A 63 year-old male presented with a 2 week history of hemoptysis and shortness of breath. He had no weight loss, rashes, sinus disease, sore throat, mouth sores or sick contacts. His blood pressure was elevated and he developed dyspnea requiring non-invasive positive pressure ventilation. His examination was significant for crackles throughout the lung fields bilaterally. He had no jugular venous distention or edema. His initial blood investigations revealed a creatinine of 7.0 mg/dL, blood urea nitrogen of 76 mg/dL, anemia, normal coagulation indices and a high C-reactive protein. Urinalysis showed hematuria and proteinuria without cellular casts. CT scan of the chest showed extensive bilateral ground glass opacities (Figure 1). Due to his tenuous respiratory status, he was treated for presumed vasculitis with pulse dose steroids and plasmapheresis. By day 3 his hemoptysis had resolved and his dyspnea improved. Further results revealed positive anti-myeloperoxidase (MPO) antineutrophil cytoplasmic antibody (ANCA) and low-titer antinuclear antibody. Renal biopsy performed on day 4 suggested severe tubular atrophy, interstitial fibrosis, and diffuse mesangial proliferative and sclerosing glomerulonephritis with immune complexes (Figure 2). Open lung biopsy showed diffuse intra-alveolar hemorrhage without vasculitis. He was discharged on oral steroids.
MPO ANCA is associated with microscopic polyangiitis which may present with pulmonary-renal syndrome. Pauci-immune glomerulonephritis (GN) and pulmonary capillaritis or diffuse alveolar hemorrhage are most commonly described. Although immune complexes have been reported, immunofluorescent staining is usually mild in these cases. Our case represents the rare finding of intense immunofluorescence and crescentic GN with MPO ANCA and pulmonary hemorrhage. In our research, we found another reported case treated with plasmapheresis, steroids and cyclophosphamide. For our patient, steroids were continued but more toxic treatment was not started because it was determined that the kidney disease was too advanced and there was no evidence of pulmonary vasculitis.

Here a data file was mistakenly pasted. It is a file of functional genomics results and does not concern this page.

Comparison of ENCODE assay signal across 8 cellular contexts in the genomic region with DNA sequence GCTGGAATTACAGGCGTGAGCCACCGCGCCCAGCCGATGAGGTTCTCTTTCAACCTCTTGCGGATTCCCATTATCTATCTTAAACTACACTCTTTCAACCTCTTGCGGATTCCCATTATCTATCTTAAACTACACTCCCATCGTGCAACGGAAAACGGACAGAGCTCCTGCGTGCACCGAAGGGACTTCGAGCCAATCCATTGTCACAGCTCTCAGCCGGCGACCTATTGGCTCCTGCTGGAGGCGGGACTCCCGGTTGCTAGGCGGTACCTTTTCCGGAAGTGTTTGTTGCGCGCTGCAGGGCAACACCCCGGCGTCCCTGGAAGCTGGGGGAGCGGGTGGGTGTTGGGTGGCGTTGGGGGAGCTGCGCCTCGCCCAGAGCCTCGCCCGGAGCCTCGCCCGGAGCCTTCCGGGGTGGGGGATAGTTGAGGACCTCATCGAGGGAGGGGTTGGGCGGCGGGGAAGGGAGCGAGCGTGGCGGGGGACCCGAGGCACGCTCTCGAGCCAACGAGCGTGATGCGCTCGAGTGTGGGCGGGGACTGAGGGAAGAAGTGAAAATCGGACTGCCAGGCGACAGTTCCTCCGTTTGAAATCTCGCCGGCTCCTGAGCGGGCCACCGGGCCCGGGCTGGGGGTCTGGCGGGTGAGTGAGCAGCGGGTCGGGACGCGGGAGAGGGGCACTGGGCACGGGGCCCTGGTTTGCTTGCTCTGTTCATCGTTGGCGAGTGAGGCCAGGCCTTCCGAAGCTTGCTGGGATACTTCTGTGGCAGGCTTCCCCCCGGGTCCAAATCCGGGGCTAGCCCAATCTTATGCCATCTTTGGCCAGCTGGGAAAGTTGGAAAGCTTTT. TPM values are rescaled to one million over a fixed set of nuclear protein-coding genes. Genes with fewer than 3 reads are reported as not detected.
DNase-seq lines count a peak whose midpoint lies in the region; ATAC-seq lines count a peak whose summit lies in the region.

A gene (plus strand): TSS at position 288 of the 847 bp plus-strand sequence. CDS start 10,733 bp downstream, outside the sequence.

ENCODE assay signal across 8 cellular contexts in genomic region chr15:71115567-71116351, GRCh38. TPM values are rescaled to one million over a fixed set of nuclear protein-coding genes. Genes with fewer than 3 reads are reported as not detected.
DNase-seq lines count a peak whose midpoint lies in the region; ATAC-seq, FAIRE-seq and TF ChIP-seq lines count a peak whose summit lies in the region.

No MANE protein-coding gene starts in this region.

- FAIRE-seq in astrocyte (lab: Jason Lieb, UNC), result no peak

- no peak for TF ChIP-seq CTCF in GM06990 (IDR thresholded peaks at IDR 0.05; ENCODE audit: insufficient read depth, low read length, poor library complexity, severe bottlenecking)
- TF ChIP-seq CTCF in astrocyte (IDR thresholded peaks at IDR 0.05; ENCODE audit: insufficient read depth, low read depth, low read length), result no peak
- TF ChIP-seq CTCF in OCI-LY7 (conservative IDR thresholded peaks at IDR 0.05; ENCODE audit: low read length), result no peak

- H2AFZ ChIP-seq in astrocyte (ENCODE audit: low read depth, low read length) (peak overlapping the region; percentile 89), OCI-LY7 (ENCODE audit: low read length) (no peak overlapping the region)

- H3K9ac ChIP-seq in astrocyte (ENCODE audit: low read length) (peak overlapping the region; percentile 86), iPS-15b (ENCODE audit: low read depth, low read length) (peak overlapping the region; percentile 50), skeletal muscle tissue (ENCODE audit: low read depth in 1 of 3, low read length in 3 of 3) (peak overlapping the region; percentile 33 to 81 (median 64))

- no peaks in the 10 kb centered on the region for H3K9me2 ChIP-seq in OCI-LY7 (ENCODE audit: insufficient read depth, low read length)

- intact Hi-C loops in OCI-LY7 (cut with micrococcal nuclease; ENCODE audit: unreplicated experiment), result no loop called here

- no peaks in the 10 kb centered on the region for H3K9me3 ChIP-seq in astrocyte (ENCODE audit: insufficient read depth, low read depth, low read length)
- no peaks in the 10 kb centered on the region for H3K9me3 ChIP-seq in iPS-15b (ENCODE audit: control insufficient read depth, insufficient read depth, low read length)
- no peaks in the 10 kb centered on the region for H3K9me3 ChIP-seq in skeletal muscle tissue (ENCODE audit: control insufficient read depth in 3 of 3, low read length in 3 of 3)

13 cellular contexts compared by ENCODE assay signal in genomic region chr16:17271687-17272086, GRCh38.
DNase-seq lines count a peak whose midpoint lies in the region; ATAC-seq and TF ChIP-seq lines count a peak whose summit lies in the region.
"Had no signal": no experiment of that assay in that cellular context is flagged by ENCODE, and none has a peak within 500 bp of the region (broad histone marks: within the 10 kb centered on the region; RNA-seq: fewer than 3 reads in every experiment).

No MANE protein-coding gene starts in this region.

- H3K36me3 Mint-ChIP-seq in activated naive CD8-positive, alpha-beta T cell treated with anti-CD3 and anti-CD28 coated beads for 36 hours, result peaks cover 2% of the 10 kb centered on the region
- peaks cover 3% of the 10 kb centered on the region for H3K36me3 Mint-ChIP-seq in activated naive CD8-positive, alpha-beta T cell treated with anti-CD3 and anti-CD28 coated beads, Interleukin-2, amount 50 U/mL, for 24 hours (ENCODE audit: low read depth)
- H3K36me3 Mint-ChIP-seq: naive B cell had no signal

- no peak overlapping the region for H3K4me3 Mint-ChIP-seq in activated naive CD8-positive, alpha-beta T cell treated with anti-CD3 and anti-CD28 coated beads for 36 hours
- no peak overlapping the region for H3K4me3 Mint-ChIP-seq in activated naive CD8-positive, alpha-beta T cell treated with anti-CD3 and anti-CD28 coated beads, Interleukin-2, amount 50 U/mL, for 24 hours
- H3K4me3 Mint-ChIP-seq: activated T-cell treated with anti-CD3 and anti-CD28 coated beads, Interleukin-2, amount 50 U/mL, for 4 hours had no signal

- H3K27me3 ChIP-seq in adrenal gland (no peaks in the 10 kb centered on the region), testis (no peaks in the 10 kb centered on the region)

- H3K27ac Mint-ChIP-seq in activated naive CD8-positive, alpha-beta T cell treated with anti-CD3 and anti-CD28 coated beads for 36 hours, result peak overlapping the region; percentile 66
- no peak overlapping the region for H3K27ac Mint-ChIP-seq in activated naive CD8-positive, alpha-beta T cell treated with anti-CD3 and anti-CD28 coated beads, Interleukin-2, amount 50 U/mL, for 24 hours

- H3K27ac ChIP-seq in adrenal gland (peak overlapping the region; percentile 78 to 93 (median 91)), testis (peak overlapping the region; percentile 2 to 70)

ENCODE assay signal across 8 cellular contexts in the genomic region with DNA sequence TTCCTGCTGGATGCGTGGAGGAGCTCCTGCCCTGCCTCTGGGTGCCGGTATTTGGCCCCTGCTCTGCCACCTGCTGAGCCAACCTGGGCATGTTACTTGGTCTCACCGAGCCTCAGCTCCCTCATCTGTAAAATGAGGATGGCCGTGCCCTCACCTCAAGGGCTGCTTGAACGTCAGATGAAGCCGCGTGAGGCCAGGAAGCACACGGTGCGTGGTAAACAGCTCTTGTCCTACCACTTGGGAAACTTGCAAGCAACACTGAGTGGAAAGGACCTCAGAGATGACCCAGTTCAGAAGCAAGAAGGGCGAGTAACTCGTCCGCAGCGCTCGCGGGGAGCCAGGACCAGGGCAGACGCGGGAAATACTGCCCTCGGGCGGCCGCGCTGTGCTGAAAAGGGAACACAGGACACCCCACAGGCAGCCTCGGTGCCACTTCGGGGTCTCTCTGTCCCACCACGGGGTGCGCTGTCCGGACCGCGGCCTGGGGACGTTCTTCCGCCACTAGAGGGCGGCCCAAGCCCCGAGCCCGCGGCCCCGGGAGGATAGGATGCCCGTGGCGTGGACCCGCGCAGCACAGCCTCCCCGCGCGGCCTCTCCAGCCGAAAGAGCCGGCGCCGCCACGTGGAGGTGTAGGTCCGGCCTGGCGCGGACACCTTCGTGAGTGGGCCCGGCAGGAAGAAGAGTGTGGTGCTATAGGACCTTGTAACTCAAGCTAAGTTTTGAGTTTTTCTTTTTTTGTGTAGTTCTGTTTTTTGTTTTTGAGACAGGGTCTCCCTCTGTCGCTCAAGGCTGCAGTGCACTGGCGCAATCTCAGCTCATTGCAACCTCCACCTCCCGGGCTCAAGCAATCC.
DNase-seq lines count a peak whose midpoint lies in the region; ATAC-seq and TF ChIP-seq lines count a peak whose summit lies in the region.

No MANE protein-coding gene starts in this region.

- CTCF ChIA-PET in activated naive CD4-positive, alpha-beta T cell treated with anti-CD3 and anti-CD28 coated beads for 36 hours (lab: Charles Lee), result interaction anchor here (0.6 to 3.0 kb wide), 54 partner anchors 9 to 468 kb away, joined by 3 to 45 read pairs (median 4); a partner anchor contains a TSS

This rare case of MPO ANCA-associated immune complex pulmonary-renal syndrome presented diagnostic and therapeutic dilemmas to the medical team. Our patient’s pulmonary hemorrhage responded favorably to steroids and plasmapheresis. We are uncertain if our case represents an unusual coincidence or a new manifestation of an ANCA-associated vasculitis.
To cite this abstract:Tabanor JA, Doddapaneni V, Akinjero A, Bryan C, Fein D. Anca, Immune Complexes and the Pulmonary-Renal Syndrome. Abstract published at Hospital Medicine 2016, March 6-9, San Diego, Calif. Abstract 839. Journal of Hospital Medicine. 2016; 11 (suppl 1). https://www.shmabstracts.com/abstract/anca-immune-complexes-and-the-pulmonary-renal-syndrome/. Accessed February 17, 2020.